How to Become a Notary Public in California

Gregory Finkelson

February 22, 2023

How to Become a Notary Public in California

To become a notary public in California, you must meet certain state requirements. These include passing a notary exam, submitting an application and passing a background check with the FBI and California Department of Justice.

Once you have passed the exam and the background check, the Secretary of State will commission you as a notary public. You can then work full-time or as a mobile notary.


To become a notary public in California, you must pass an exam that tests your knowledge of notary laws and procedures. The Secretary of State typically administers this exam.

After passing the exam, you must submit fingerprints to the California Department of Justice for a background check. These fingerprints will be sent to the FBI requesting a federal criminal record summary.

Applicants must also submit an application, which includes proof of identity and residency. They can do this online.

Once the application is approve, the Notary Public must take an oath and file a surety bond and insurance with their local county clerk. They also need to purchase notary seals and supplies.

The process of becoming a notary in California is straightforward. You must be 18 years old and have a clean criminal history. You will also need to complete a course of study and pass the exam.

Background Check

The California Secretary of State requires all applicants for new and renewing notary commissions to pass a background check. This background check is performed by the DOJ and FBI and is a requirement for both new and renewing notary publics.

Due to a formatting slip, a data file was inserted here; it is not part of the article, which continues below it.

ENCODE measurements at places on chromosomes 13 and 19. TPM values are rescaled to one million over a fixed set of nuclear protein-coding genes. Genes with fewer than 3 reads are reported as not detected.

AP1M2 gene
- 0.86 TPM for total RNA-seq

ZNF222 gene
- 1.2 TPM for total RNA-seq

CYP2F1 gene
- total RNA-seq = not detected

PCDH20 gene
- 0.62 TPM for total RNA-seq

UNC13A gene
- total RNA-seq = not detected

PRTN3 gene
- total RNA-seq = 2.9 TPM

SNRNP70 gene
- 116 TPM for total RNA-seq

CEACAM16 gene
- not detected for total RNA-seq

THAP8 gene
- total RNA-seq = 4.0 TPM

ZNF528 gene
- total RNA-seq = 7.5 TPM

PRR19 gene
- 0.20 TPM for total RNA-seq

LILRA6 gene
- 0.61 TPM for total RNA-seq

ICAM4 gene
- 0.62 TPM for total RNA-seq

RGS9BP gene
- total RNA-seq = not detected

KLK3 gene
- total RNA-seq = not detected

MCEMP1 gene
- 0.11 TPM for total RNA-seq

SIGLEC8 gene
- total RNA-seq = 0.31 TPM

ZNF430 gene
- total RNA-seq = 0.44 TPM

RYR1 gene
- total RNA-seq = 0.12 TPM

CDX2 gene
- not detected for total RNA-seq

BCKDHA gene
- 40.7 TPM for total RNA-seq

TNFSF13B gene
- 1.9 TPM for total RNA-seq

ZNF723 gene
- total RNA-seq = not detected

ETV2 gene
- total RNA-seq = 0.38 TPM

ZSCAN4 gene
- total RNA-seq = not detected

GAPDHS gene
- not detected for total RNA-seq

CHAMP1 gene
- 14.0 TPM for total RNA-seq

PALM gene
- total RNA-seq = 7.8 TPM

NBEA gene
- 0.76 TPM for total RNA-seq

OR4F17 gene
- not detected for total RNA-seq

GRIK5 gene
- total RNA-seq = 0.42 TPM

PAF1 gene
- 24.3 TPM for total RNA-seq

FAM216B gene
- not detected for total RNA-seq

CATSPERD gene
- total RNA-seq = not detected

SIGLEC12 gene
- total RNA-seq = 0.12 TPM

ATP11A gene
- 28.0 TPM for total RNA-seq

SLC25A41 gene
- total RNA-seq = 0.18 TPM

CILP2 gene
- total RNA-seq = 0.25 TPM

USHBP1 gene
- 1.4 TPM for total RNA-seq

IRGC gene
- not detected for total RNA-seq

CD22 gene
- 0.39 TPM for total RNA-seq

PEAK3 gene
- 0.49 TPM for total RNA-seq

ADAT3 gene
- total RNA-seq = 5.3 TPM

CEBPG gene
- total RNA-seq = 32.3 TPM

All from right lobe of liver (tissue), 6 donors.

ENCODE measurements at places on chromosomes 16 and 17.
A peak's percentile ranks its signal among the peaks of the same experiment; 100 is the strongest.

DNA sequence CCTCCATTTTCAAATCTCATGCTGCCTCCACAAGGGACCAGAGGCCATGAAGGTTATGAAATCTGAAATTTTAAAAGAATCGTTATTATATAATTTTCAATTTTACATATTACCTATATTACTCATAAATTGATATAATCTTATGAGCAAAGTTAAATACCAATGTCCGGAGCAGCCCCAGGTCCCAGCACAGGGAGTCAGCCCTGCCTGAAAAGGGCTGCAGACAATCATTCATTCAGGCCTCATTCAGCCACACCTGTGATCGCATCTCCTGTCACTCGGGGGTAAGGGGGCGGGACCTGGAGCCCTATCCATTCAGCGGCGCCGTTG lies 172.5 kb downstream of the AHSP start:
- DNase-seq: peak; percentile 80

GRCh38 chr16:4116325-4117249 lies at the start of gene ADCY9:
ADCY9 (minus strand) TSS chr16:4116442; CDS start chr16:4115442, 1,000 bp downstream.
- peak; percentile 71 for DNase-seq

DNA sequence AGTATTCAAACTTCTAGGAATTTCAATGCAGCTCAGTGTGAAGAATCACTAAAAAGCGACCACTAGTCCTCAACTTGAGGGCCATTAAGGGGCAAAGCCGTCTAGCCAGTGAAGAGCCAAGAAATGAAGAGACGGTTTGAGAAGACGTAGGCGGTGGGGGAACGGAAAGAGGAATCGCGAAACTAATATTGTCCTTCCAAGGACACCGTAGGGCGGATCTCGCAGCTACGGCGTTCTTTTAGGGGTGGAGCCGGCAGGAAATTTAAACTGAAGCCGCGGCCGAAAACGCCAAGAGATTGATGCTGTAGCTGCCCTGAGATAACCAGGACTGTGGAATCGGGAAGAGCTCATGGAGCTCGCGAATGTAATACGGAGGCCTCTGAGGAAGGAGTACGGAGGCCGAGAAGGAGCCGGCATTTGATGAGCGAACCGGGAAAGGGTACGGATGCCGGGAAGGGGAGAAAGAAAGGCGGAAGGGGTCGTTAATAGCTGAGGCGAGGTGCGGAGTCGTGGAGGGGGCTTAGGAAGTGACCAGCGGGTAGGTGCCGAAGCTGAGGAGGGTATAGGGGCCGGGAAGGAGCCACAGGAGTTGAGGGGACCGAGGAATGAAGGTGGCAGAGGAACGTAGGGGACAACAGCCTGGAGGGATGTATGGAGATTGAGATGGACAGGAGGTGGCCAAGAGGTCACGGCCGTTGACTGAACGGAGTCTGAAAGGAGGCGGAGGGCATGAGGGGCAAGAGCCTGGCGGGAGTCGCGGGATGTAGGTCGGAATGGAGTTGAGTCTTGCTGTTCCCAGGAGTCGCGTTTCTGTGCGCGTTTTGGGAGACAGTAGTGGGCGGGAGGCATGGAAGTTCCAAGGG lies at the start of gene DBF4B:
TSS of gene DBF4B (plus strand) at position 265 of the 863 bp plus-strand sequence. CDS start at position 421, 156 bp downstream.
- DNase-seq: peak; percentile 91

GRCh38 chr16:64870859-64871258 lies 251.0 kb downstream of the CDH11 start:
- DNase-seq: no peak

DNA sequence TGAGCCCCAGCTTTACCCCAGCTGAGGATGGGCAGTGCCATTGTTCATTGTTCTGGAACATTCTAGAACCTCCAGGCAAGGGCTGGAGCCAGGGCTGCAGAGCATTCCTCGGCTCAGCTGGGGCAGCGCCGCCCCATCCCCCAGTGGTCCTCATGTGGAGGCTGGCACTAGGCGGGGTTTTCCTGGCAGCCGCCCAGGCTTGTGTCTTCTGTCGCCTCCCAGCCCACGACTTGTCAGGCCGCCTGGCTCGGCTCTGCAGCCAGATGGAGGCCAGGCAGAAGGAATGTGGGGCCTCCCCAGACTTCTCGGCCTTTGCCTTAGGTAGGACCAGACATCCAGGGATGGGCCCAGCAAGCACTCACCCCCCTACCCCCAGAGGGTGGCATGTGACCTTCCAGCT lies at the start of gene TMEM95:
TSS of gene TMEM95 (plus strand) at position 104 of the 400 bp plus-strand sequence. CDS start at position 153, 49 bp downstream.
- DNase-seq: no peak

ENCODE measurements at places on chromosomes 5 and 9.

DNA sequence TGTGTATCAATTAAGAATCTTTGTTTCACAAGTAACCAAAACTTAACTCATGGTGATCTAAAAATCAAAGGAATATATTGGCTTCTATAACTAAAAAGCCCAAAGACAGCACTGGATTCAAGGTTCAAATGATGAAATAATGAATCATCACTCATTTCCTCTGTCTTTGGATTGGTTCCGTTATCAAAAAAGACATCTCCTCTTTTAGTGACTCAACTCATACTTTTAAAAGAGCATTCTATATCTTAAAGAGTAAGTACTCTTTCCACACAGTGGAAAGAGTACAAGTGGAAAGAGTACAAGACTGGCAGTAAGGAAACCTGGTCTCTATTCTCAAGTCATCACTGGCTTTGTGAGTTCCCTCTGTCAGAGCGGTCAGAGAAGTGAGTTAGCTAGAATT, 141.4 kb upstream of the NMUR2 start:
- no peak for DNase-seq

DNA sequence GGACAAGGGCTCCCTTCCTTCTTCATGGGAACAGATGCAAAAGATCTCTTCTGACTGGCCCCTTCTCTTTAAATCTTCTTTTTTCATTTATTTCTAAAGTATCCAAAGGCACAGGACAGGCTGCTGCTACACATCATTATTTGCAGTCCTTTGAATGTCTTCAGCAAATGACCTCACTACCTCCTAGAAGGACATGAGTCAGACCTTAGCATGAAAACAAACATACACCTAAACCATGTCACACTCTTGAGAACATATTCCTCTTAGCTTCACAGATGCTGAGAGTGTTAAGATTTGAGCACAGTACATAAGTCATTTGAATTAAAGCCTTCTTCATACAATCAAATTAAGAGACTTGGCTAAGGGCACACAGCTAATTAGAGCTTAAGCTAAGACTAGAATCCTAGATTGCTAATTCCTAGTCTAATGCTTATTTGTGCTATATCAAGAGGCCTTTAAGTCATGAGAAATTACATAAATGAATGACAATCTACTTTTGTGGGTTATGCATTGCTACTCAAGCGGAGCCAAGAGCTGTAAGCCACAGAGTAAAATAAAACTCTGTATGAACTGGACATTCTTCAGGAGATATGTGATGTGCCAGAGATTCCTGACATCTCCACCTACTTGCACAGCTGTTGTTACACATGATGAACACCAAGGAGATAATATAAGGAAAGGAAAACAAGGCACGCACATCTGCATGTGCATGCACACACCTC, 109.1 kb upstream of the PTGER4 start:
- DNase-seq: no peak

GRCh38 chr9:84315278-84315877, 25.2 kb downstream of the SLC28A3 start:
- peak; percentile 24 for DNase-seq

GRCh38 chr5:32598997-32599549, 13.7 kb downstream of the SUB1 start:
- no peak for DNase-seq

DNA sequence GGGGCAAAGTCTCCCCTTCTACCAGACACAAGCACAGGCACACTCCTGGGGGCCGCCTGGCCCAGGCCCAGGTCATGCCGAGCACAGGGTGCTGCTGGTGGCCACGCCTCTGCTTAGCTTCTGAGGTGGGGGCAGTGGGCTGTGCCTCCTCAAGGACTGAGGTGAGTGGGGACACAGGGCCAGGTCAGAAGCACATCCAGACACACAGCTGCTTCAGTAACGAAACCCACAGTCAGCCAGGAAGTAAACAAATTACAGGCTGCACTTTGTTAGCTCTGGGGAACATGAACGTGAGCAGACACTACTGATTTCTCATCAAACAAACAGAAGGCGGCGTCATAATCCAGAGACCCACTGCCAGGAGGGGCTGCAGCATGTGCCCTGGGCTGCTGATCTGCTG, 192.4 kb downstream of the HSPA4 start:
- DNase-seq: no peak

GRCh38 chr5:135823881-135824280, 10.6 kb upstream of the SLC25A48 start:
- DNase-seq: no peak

For new notaries, a background check is required to help determine whether the applicant has been convict of a disqualifying crime. Serious crimes, such as DUIs, felony convictions and convictions of crimes involving moral turpitude, are consider disqualifying.

If an applicant has been convicted of a disqualifying misdemeanor or felony, the application can be denied in some states. In addition, if the applicant has violated court orders for child or family support, they may be denied an appointment.

In California, all new and renewing notaries must submit one set of classifiable fingerprints acceptable to the DOJ via live scan and undergo a background check before being issue their commission. This requirement also applies to those who have had a break in their commission of more than six months.

Course of Study

All new applicants and renewing public notaries must complete a course of study approved by the Secretary of State. California Notary Academy offers an engaging and on-demand video course that meets the mandatory state education requirements for both new and renewing notaries public.

This online notary course is an ideal alternative to live seminars and enables you to study at your own pace from anywhere in the world. It can be complete in as little as 5 minutes here and there or up to 2 years at a time.

The course includes learning objectives and summaries that highlight key information. It also includes practice quizzes that test your knowledge and prepare you for the state exam.

When it’s time to take the state exam, you’ll need to bring your photo ID, completed application, a 2″ x 2″ color passport photo, Proof of Completion certificate for the course, a registration confirmation letter and a $40 fee to the testing site. You’ll also need to submit a request for Live Scan fingerprinting.


Before becoming a notary public in California, you must pay a state filing fee and exam fee. You must also take a notary training course and have a fingerprint background check.

A notary public is an impartial third party that witnesses and verifies the signatures of people signing legal documents. This includes property deeds, loan papers, powers of attorney, and contracts.

Often, the notary public will place the signer under oath and state that all the information on the document is true. This allows for a more trusted environment and makes verifying any agreement’s validity easier.

As a notary public in California, you are not allow to give legal advice or offer any services construed as practicing law. The state commissions you to act in an impartial and disinterested manner.